Stack Overflow is a community of 4.7 million programmers, just like you, helping each other.

Join them; it only takes a minute:

Sign up
Join the Stack Overflow community to:
  1. Ask programming questions
  2. Answer and help your peers
  3. Get recognized for your expertise

I'm trying to implement a FUSE-driven filesystem in Python, which serves data from both local and remote sources. The filesystem is handled by the main FUSE thread: filesystem requests are dealt with straight as they're requested.

class MyFilesystem(Fuse):
    def read(self, path, size, offset):
        if self._isLocalFile(path):
            return self._localRead(path, size, offset)
        elif self._isRemoteFile(path):
            # get file from server
    # ...

I had thought to create a second thread on initialization which keeps the communication open between client and server. Commands flow both ways, so the client currently uses a select() call to wait for any incoming commands.

class CommsClient(threading.Thread):
    def run(self):
        conn = self._connect()
        while True:
            r, w, e = select.select([conn], [], [], 1.0)
            if conn in r:
                self._handleData(conn)
    # ...

The problem I have now is connecting the two threads. When the filesystem thread deals with a request, it might have to block until the comms thread returns a reply from the server. I think one way of accomplishing this is plugging a request stream/socket from the filesystem thread into the select() call, but I'm not sure whether sockets are best used for inter-thread communication. Shortening the select() timeout and checking for an Event or inter-thread variable would also work, I guess, but I'd like the mechanism to be as fast as possible.

Does anyone know the best way to handle this situation?

share|improve this question
up vote 2 down vote accepted

Using sockets for inter-thread communication is perfectly acceptable, but it will be slower than implementing it with threads and locks using in-memory data structures. Notice that 'slower' is relative: Hard disk operations might still be slower by a tenfold.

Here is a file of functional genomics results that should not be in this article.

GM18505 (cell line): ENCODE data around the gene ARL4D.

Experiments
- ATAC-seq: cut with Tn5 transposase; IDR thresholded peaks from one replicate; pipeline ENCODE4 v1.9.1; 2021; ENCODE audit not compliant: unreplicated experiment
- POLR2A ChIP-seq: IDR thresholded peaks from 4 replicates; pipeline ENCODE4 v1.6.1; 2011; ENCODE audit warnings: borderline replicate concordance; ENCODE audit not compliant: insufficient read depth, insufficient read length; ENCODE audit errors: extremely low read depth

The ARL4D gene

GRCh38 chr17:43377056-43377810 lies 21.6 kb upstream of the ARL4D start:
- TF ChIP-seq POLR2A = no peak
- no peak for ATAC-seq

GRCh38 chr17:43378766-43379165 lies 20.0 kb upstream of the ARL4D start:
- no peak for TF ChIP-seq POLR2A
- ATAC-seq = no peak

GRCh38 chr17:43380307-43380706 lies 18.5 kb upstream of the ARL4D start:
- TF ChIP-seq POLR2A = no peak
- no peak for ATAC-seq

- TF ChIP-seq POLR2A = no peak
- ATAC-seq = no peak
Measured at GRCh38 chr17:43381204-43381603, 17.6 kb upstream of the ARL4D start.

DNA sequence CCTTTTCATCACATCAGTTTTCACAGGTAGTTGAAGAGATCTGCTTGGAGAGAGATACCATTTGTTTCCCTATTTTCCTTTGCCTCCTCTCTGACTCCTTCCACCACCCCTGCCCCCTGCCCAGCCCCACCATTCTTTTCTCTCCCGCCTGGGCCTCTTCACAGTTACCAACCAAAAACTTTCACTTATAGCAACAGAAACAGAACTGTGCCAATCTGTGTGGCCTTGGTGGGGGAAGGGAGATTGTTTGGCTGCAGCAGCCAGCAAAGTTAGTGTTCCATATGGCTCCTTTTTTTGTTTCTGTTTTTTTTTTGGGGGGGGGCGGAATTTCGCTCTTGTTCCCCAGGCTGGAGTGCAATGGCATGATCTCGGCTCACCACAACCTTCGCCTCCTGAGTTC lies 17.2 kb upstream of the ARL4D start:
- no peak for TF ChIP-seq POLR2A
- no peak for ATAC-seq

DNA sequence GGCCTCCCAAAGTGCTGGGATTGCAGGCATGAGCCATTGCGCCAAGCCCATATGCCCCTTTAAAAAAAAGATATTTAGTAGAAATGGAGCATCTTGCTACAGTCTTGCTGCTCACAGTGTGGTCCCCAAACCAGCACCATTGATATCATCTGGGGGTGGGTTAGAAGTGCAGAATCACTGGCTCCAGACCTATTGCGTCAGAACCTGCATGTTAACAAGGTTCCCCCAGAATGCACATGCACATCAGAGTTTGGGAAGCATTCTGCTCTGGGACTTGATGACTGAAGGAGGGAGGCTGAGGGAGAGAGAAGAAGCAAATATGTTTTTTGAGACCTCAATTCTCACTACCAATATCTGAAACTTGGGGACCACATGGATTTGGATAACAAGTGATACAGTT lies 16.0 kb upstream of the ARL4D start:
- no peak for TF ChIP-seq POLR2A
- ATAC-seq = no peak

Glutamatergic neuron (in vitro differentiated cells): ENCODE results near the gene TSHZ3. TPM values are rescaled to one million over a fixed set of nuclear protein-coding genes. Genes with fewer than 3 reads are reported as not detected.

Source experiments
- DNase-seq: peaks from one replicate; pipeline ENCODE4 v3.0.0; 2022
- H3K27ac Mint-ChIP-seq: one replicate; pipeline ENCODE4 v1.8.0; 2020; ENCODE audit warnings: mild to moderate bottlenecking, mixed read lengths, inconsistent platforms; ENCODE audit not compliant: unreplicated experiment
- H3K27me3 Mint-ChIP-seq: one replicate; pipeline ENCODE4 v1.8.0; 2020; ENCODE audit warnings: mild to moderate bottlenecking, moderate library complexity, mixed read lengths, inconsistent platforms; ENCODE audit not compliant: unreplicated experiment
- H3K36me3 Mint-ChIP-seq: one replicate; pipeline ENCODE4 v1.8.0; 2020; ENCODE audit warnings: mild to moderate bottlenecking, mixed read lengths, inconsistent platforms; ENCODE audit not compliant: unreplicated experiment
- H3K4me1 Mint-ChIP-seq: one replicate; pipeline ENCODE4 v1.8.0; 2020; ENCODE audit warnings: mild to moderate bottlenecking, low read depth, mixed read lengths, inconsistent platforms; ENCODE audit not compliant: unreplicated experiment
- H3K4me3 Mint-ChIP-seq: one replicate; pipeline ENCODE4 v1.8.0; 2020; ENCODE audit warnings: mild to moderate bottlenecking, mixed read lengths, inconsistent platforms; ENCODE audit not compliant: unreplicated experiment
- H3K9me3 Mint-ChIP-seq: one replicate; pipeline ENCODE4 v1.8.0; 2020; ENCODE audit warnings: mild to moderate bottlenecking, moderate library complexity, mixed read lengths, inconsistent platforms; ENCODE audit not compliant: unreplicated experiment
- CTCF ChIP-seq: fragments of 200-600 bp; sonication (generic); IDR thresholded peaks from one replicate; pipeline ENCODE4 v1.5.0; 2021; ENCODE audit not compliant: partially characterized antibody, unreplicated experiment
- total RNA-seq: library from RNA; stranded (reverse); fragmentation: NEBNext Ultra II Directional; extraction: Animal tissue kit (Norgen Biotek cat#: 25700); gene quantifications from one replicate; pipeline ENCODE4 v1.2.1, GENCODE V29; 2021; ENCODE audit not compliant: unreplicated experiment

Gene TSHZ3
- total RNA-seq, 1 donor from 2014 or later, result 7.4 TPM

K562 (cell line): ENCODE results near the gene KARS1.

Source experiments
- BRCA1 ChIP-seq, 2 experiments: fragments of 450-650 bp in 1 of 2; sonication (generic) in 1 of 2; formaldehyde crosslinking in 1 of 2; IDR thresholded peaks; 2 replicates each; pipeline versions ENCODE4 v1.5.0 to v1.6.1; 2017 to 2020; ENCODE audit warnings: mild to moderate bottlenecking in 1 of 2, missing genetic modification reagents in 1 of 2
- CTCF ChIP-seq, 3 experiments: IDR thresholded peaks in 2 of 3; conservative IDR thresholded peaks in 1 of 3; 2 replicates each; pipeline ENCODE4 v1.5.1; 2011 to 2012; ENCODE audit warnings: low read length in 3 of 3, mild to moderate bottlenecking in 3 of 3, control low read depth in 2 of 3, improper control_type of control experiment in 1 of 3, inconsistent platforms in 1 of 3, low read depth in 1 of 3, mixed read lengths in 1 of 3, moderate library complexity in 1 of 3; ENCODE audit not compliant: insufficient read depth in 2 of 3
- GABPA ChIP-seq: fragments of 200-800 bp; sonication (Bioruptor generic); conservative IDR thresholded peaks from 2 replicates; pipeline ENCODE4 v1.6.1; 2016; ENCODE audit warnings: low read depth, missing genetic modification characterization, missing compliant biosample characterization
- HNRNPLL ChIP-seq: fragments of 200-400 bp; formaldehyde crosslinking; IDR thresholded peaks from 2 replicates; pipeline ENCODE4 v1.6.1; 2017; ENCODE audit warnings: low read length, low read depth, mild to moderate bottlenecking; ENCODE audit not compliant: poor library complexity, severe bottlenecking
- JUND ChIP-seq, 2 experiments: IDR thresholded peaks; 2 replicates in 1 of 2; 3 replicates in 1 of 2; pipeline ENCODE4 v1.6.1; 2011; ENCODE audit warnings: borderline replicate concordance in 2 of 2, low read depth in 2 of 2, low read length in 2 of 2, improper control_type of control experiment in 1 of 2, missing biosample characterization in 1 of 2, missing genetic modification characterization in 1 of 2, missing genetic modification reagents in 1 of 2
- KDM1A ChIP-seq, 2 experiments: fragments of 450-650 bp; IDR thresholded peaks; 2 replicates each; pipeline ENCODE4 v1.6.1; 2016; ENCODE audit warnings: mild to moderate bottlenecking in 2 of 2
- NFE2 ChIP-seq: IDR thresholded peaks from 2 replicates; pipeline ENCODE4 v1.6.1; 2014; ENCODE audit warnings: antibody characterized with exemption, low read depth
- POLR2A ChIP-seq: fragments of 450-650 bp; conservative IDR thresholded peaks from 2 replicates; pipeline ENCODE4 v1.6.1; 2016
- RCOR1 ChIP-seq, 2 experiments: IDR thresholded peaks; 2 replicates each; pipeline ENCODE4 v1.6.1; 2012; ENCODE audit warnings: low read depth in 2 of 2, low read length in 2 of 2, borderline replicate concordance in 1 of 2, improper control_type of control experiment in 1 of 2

Although it's not a direct answer to the question, may I recommend you look at
ØMQ? It's a very fast, It gives you 'sockets' that carry whole messages across various transports like in-process, inter-process, TCP, and multicast and it has asynchronous I/O.

share|improve this answer
    
Thanks! Reading the ØMQ documentation (very interesting stuff indeed) I came up with method using locks. Works better for now since I'd already implemented the client/server communication, but I'll definitely use ØMQ next time. – ninjarabbit Dec 30 '11 at 1:27

Should anyone else benefit from it, the solution I used in the end involved using threading.Event locks and a non-blocking select() call:

class MyFilesystem(Fuse):
    def read(self, path, size, offset):
        if self._isLocalFile(path):
            return self._localRead(path, size, offset)
        elif self._isRemoteFile(path):
            # get file from server
            self.commsThread.requested_file = path
            self.commsThread.done_event.clear()
            self.commsThread.retrieved_file = None
            self.commsThread.request_event.set()

            self.commsThread.done_event.wait()

            return self.commsThread.retrieved_file[offset:offset+size]

class CommsClient(threading.Thread):
    def run(self):
        conn = self._connect()
        while True:
            self.request_event.wait(0.1)
            if self.request_event.is_set():

                conn.request_file(self.requested_file)

            r, w, e = select.select([conn], [], [], 0.0)

            if conn in r:
                self._handleData(conn)
                if self.retrieved_file:
                    self.done_event.set()
    # ...
share|improve this answer

Your Answer

 
discard

By posting your answer, you agree to the privacy policy and terms of service.

Not the answer you're looking for? Browse other questions tagged or ask your own question.